Bush Welcomes Britain’s Queen Elizabeth II to White House

By Lauren Monsen
USINFO Staff Writer

Washington – “Our two nations hold fundamental values in common. We honor our traditions and our shared history. … And we have built our special relationship on the surest foundations - our deep and abiding love of liberty,” President Bush said as he formally welcomed Britain’s Queen Elizabeth II and her husband, Prince Philip, Duke of Edinburgh, to the White House May 7.

The ceremony marking the arrival of the royal couple in Washington featured a performance by the U.S. Air Force Band and a parade by the Old Guard Fife and Drum Corps, whose members were dressed in black tricorn hats, white wigs, waistcoats, Colonial coveralls, and red regimental coats. The Colonial-style uniforms paid tribute to the United States’ historic ties with Great Britain, forged in 1607 when English colonists first established the settlement of Jamestown in Virginia. (See related article.)

“Today our two nations are defending liberty against tyranny and terror,” the president said, citing the importance of the British-U.S. partnership against terrorism and religious extremism.  “We’re resisting those who murder the innocent to advance a hateful ideology, whether they kill in New York or London, or Kabul or Baghdad.”

Bush cited the efforts of British and American soldiers serving in the Middle East and elsewhere, and acknowledged their sacrifices.  “Our work has been hard,” he said.  “The fruits of our work have been difficult for many to see.  Yet our work remains the surest path to peace, and it reflects the values cherished by Americans and by Britons, and by the vast majority of people across the broader Middle East.”

He praised the queen for her own efforts in defense of those values.  “Your Majesty, I appreciate your leadership during these times of danger and decision,” he said.  “You’ve spoken out against extremism and terror.  You’ve encouraged religious tolerance and reconciliation.  You’ve honored those returning from battle, and comforted the families of the fallen.”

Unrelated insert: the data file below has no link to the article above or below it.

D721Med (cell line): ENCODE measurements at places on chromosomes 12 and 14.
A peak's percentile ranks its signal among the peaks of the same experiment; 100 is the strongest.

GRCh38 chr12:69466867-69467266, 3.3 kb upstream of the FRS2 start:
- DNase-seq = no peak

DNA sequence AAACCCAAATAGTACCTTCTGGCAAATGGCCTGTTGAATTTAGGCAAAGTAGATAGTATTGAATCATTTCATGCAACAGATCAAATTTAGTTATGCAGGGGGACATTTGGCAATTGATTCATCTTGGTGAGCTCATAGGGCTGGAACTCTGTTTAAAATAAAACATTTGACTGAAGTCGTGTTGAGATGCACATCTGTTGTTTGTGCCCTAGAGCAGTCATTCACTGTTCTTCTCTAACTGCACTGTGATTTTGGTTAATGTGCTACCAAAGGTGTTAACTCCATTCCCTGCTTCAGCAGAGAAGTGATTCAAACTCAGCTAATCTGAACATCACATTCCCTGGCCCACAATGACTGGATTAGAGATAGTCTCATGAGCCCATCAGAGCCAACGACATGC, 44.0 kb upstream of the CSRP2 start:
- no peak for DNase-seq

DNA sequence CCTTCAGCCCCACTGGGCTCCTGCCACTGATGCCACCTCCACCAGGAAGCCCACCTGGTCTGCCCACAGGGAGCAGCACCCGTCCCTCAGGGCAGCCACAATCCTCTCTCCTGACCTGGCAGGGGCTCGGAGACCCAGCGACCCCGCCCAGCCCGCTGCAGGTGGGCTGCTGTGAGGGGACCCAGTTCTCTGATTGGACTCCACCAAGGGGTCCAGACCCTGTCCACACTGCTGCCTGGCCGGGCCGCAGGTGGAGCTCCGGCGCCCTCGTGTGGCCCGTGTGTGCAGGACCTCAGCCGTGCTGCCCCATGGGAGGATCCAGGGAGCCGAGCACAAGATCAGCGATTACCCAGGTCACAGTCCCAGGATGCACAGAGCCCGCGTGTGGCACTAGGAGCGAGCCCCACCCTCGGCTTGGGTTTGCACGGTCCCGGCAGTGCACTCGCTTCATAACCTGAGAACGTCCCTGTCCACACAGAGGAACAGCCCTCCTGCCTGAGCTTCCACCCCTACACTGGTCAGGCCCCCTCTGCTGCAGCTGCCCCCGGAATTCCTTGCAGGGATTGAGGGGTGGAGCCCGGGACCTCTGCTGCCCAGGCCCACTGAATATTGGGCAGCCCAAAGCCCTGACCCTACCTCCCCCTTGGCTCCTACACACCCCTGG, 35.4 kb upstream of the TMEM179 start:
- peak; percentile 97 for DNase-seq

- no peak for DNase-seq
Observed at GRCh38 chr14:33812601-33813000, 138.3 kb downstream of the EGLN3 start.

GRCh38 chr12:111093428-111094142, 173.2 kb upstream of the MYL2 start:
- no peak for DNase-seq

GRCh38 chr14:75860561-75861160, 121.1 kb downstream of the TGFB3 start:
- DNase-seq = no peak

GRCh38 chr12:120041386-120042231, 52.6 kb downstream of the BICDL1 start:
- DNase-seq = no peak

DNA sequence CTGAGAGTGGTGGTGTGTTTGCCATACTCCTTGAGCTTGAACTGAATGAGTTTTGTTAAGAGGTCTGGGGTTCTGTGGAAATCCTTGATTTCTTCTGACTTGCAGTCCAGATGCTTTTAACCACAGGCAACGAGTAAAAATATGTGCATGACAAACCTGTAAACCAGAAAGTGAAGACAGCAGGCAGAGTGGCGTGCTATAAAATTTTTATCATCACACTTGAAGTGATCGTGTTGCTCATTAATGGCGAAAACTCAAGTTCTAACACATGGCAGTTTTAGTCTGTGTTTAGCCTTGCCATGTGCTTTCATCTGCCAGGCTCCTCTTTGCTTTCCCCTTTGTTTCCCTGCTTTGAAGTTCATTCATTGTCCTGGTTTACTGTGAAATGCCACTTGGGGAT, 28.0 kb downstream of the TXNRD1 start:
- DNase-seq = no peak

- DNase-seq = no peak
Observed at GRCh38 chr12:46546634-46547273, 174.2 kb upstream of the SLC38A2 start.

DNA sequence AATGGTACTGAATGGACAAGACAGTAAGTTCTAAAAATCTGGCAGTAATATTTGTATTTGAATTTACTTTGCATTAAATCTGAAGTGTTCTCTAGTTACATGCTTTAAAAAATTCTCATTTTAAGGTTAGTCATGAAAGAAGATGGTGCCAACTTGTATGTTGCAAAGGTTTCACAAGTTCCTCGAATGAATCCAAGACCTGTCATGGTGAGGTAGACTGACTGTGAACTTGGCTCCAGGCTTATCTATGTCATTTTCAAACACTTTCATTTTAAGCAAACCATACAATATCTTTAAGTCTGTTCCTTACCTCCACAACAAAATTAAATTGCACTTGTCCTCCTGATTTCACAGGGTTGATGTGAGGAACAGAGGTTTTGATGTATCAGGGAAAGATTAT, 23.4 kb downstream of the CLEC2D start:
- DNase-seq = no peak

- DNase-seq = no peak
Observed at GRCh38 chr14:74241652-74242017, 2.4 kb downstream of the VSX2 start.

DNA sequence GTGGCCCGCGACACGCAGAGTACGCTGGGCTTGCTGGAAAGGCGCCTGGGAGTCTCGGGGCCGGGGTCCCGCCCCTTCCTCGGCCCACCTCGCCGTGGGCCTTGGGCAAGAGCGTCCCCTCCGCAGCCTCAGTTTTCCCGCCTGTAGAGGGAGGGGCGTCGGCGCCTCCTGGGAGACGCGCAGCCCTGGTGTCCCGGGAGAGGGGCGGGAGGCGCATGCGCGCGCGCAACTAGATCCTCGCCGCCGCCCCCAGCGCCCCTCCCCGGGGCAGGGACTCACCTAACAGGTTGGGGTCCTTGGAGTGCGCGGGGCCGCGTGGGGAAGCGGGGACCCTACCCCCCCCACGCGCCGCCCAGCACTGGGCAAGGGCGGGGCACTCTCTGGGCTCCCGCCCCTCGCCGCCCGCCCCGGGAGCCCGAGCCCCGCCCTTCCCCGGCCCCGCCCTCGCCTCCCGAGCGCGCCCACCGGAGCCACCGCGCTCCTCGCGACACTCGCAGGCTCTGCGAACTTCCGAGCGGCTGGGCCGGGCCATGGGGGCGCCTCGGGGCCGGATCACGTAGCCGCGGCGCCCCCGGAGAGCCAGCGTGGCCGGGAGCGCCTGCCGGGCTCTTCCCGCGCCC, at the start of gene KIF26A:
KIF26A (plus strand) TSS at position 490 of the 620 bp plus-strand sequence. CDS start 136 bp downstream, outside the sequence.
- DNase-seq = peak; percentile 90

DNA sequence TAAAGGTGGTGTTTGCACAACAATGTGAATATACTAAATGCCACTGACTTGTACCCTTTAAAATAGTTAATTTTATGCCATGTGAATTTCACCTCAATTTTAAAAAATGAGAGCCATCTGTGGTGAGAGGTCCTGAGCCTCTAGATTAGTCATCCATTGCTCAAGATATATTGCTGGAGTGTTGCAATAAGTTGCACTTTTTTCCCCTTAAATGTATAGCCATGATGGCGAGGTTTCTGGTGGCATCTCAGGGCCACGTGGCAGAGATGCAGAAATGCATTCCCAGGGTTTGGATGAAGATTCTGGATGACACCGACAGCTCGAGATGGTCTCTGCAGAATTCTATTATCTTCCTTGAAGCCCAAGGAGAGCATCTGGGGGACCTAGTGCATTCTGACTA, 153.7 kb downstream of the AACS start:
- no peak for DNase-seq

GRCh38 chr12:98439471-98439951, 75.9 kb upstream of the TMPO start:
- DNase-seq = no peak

For her part, the queen hailed an Anglo-American friendship that has helped to shape world events over the course of two world wars and beyond.  “A state visit provides us with a brief opportunity to step back from our current preoccupations to reflect on the very essence of our relationship,” she said.  “It is the moment to take stock of our present friendship, rightly taking pleasure from its strengths, while never taking these for granted.  And it is time to look forward, jointly renewing our commitment to a more prosperous, safer and freer world.”

In Washington, “I shall enjoy not only renewing old acquaintances and making new ones, but also recognizing the breadth and depth of the friendship we have shared for so long,” she told Bush.  “We can celebrate the close and enduring associations which thrive between the United States and the United Kingdom at every level, be it government or corporate, institutional or personal.”

The queen observed that this trip to the United States is her fifth visit to the country.  She and her husband arrived May 3 in Richmond, Virginia, and began their itinerary in Jamestown, to help commemorate the 400th anniversary of the first permanent English settlement in North America.  The royal couple then traveled to Louisville, Kentucky, to watch the 133rd running of the Kentucky Derby horse race on May 5, before flying to Washington in preparation for their official welcome May 7 by the president and first lady.

During the queen’s tour of Jamestown, she and her husband were escorted by Vice President Cheney and his wife, Lynne.  In his address to the queen, Cheney recalled that she had visited the United States as Britain’s sovereign 50 years earlier.  “A half-century has done nothing to diminish the respect and affection which this country holds for you,” he said.

On the evening of May 7, the president and first lady will host a state dinner to honor the queen and the duke.  It will be a white-tie event - the grandest, most formal type of official entertainment at the White House - and 134 guests are expected to attend.  The evening’s festivities will include a performance by world-renowned violinist Itzhak Perlman.

The queen will join the first lady on the morning of May 8 for a tour of Children’s National Medical Center, and later will visit NASA’s Goddard Space Flight Center and the National World War II Memorial, where she will meet with British war brides who married U.S. soldiers more than 60 years ago.  That evening, the queen and the duke will have dinner with the Bushes at the British Embassy in Washington before flying back to London.

A transcript of the remarks by the president and the queen is available on the White House Web site, as is more information on the queen’s visit.